Tata Steel Ltd said on Monday it has agreed to negotiate the potential sale of its UK speciality steel business to Liberty House Group for £100 million ($124 million or Rs 853 crore) including debt.
The move is in line with the overall restructuring strategy of the UK portfolio, Tata Steel UK CEO Bimlendra Jha said in a stock-exchanging filing.
The speciality steel business is based largely in South Yorkshire and has service centres in the West Midlands and Lancashire as well as in China. It employs about 1,700 workers and makes a range of high-value speciality steel products for the automotive, oil and gas, and aerospace sectors. Tata Steel said it has invested £1.5 billion over the past nine years in its UK steel business.
The deal is subject to due diligence and regulatory approvals, among other things. Liberty House and Tata Steel expect the acquisition to complete early in the first quarter of 2017.
Liberty House, which is being advised by Macquarie Capital (Europe) Ltd on the deal, makes and distributes steel products and specialises in metal trading and has revenue of $4.3 billion.
Meanwhile, the decision to engage in talks with Liberty House comes at a time when the Tata group has been in turmoil since the ouster of Cyrus Mistry as the chairman of holding company Tata Sons Ltd in October.
Last week, Tata Steel also removed Cyrus Mistry as chairman and replaced him with independent director OP Bhatt. The company is moving to replace Mistry and independent director Nusli Wadia by calling a meeting of shareholders.
Mistry had previously labelled Tata Steel as a ‘legacy hotspot” because of the debt the company racked up after its expensive Corus acquisition in 2007.
Asset sale timeline
Tata Steel had previously tried to sell various parts of Corus since 2010 when it appointed Citibank to find a buyer for the UK plants. It put its entire UK business on the blockin March this year, as it started the process to exit its loss-making European operations nine years after acquiring the Anglo-Dutch steelmaker Corus Group Plc for almost $12 billion.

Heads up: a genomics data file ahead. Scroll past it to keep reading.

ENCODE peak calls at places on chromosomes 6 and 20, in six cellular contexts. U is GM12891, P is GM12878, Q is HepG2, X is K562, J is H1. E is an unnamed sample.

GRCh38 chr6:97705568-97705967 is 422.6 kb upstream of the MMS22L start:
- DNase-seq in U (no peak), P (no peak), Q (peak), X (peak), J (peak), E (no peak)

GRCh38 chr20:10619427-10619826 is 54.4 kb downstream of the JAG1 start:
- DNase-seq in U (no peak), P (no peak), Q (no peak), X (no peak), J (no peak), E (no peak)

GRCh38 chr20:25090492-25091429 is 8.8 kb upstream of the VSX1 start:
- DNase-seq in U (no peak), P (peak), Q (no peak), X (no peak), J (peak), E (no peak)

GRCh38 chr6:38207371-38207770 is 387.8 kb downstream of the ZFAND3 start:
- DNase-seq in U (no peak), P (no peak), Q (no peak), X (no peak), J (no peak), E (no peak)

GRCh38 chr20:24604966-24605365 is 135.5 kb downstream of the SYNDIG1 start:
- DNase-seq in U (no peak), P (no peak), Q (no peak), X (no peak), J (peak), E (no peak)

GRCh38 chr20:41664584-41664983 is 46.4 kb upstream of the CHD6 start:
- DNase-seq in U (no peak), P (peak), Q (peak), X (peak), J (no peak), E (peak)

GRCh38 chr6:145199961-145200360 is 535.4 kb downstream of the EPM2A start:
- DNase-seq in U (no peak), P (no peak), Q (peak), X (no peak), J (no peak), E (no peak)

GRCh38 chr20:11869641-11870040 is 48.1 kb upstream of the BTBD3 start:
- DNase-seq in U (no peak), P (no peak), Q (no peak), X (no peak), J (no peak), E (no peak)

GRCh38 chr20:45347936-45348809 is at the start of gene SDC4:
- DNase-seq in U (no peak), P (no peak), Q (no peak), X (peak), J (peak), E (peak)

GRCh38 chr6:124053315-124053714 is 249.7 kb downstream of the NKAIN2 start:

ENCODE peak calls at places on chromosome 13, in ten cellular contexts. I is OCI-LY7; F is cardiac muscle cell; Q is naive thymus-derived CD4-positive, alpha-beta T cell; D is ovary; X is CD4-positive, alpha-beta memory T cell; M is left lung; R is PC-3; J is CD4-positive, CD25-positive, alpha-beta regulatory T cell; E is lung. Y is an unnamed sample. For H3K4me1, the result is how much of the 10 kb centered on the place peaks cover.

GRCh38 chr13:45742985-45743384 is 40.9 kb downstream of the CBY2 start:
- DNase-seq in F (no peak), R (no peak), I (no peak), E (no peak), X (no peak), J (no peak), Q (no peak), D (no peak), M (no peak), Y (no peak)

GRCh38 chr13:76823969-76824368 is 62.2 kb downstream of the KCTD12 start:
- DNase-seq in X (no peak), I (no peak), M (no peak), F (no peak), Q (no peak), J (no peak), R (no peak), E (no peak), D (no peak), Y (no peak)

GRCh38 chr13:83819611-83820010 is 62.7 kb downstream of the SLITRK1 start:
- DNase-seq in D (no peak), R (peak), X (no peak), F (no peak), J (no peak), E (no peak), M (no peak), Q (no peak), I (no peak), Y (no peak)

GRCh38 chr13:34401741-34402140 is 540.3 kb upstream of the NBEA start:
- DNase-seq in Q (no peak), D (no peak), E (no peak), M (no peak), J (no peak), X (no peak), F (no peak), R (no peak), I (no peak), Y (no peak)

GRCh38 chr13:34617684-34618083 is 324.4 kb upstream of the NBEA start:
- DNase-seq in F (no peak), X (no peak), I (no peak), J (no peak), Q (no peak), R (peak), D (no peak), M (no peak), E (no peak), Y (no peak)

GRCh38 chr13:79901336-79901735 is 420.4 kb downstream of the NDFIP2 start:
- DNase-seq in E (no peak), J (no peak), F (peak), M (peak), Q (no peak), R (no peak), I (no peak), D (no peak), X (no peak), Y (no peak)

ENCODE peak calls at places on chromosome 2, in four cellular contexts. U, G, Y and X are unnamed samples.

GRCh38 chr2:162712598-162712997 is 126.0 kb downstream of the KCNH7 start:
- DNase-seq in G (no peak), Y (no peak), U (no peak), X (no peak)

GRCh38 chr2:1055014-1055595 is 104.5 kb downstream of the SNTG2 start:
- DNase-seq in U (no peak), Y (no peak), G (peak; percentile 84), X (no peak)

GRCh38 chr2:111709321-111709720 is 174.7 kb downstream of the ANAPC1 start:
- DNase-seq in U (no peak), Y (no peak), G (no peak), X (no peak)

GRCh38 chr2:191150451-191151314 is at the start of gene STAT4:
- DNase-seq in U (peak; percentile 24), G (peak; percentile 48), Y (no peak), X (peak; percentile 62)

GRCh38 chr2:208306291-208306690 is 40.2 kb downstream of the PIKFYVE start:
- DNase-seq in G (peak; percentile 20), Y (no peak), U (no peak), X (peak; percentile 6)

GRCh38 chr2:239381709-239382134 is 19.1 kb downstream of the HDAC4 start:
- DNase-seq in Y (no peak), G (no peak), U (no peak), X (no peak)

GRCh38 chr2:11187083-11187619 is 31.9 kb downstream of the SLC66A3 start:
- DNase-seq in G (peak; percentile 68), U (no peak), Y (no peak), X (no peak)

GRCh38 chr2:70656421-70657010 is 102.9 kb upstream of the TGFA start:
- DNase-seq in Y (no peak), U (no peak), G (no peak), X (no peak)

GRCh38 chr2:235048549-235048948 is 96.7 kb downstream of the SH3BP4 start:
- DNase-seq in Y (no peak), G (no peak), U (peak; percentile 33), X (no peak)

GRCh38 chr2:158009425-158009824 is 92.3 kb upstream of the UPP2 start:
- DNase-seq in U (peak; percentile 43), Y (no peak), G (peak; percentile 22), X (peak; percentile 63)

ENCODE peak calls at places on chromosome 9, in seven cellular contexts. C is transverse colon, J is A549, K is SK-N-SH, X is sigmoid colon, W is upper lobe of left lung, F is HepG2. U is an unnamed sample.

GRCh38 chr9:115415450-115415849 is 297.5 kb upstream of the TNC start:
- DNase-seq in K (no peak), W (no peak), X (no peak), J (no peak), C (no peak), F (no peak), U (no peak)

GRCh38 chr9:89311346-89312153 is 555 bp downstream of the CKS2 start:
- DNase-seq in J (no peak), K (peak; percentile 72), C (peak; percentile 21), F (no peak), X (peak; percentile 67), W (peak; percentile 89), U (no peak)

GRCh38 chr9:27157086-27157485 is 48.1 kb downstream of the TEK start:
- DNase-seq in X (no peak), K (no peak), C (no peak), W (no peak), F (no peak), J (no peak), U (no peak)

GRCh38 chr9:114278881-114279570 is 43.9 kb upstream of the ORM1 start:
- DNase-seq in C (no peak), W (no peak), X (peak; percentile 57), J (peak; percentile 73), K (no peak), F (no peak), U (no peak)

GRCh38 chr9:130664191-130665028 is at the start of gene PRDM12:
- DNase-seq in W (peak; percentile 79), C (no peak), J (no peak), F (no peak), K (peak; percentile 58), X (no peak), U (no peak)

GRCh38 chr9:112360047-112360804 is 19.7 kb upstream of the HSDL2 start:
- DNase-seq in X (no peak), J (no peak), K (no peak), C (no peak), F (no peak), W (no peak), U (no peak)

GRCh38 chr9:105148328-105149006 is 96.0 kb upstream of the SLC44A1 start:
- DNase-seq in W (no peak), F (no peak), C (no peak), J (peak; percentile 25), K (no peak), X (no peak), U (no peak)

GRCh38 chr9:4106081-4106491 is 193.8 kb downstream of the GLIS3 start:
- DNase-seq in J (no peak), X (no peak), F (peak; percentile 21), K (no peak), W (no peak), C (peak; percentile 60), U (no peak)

The same month, Tata Steel sold the Clydebridge and Dalzell Steel Plants of Tata Steel Europe Ltd to the Scottish government. The mills were subsequently acquired by Liberty House.
In April, Tata Steel agreed to sell its European long products business to investment firm Greybull Capital. According to a report by The Guardian, the business was sold for a nominal amount of £1 pound, although Greybull said it had lined up £400 million to invest in the entity.
In June, Liberty House joined hands with management buyout firm Excalibur—led by former chief of Tata Steel's Port Talbot plant Stuart Wilkie—to bid for Tata Steel’s UK business. However, it put the sale of its UK business on hold in July amid the uncertainty after Britain’s shock decision to leave the European Union.
Tata Steel then said it had initiated talks with German steelmaker ThyssenKrupp AG for a possible joint venture for its Europe business, including UK operations.
At the time, Tata Steel’s European executive director Koushik Chatterjee had said that a potential strategic combination of strip products businesses offered the best prospects to create a world-class strip steel business. Also, the company had then decided to find buyers for its speciality steel business separately, a move that has now led to exclusive negotiations with Liberty House.
Tata Steel is now pursuing a ‘transformative plan’ for its UK strip products business and future investments would depend on the success of this plan, the company said on Monday.
As part of this, it is pursuing £85 million worth of capital investments for its various premium steel plants including Port Talbot power plant. Investments in packaging steel, electrical steels, automotive finishing line, laser welding and next generation coated products, is part of the company’s strategy to focus on premium line for its UK strip products business, it said.
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